During Teofilo Victoria's tenure as Seaside's first Town Architect, his office was an abandonned sharecopper's cabin that had been trucked in to be reused. At the time it was installed next to the Shrimp Shack, the only other structure. Installed for a short time atop the platform that would later be rebuilt as the Beach Pavilion, Teofilo later renovated the Shrimp Shack to be used as the central pavilion of the open air market. This market would later become Perspicacity. The pavilion is a small one room building with both front and back porches supported by wood columns. The roof’s trusses are exposed emphasizing the tectonics of the wood structure.
- Teofilo Victoria
- Building Name:
- Market Pavilion
- Preferred Name:
- Market Pavilion
- Code Type:
- Type V – Special District
- Building Type:
Teófilo Victoria began his education in Germany studying naval architecture. He came to the United States in the early 70s to study architecture at the Rhode Island School of Design, from which he earned a Bachelor of Fine Arts followed by a Bachelor of Architecture Degree in 1979. He worked for Arquitectonica and was involved in the initial drawings for Seaside before enrolling at Columbia University. He finished his formal education in 1982, graduating with a Master’s Degree in Architecture and Urban Design.
In 1982 Victoria traveled to Florida and joined the Seaside charette, and in 1983 he became the first Town Architect. He remained at the post for a year, helping to define a previously un-tested role which became a vital part of Seaside’s architectural efforts in later years. Victoria remained in Florida, and in 1987 began the firm delaGuardiaVictoria Architects with his partner, Maria de la Guardia.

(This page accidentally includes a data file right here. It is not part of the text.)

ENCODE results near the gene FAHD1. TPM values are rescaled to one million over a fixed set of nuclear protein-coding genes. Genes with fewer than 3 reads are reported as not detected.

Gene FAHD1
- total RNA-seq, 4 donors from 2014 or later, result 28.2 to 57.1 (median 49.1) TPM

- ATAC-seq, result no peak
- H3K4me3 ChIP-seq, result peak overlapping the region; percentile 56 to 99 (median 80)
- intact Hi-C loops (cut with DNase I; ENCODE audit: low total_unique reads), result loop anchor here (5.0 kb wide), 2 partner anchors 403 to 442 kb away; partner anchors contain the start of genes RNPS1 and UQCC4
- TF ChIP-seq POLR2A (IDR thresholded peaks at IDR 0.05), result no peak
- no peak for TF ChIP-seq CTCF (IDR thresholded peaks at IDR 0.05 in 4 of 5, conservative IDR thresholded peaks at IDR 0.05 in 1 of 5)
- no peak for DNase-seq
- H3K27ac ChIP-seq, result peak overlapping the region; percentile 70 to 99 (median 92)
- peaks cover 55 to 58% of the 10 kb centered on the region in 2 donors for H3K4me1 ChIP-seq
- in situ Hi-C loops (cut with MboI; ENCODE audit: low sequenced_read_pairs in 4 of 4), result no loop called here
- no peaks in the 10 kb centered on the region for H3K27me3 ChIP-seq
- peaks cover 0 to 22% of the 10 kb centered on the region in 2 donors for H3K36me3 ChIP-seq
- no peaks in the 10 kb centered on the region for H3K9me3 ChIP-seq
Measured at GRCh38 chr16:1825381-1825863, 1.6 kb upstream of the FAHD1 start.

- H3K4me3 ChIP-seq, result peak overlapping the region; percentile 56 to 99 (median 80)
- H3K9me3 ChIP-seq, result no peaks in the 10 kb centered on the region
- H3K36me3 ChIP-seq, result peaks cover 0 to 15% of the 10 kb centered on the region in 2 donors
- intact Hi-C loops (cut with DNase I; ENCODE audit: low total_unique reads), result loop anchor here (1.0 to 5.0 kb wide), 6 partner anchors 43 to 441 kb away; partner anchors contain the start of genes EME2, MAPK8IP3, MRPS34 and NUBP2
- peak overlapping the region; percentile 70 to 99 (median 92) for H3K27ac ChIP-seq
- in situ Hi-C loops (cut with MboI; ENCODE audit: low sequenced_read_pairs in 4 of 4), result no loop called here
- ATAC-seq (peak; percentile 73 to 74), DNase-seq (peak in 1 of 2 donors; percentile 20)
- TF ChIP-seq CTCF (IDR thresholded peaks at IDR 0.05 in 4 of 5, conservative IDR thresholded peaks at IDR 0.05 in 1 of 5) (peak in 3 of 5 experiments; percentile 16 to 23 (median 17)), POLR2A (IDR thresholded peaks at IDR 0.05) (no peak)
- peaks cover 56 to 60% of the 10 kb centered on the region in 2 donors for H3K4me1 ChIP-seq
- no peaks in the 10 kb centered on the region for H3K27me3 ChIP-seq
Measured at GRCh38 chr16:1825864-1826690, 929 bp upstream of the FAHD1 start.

Victoria has been involved in academia for nearly his entire career. He has taught at Harvard, Cornell, and the University of Miami where he also served as Undergraduate Program Director from 1995 to 1998 and Graduate Program Director from 1999 until 2009. In 1992 he worked with Vincent Scully and others to edit Between Two Towers: the Drawings of the School of Miami.
Today he is a practicing architect and urbanist, doing residential projects in Florida and the Caribbean, and urbanist projects across the country. His firm publishes Canoa, a Journal of the Architecture and Urbanism of the Greater Caribbean. Victoria and de la Guardia were recently awarded a 2008 Palladio Award for Excellence in Classical and Traditional Design, a Charter Award from the Congress for The New Urbanism, and the Phillip Trammell Schutze Award for their work. Victoria is a member of the Congress for New Urbanism and the Institute for Classical Architecture and Classical America.
- Seaside Archives, University of Notre Dame
- Historic Photographs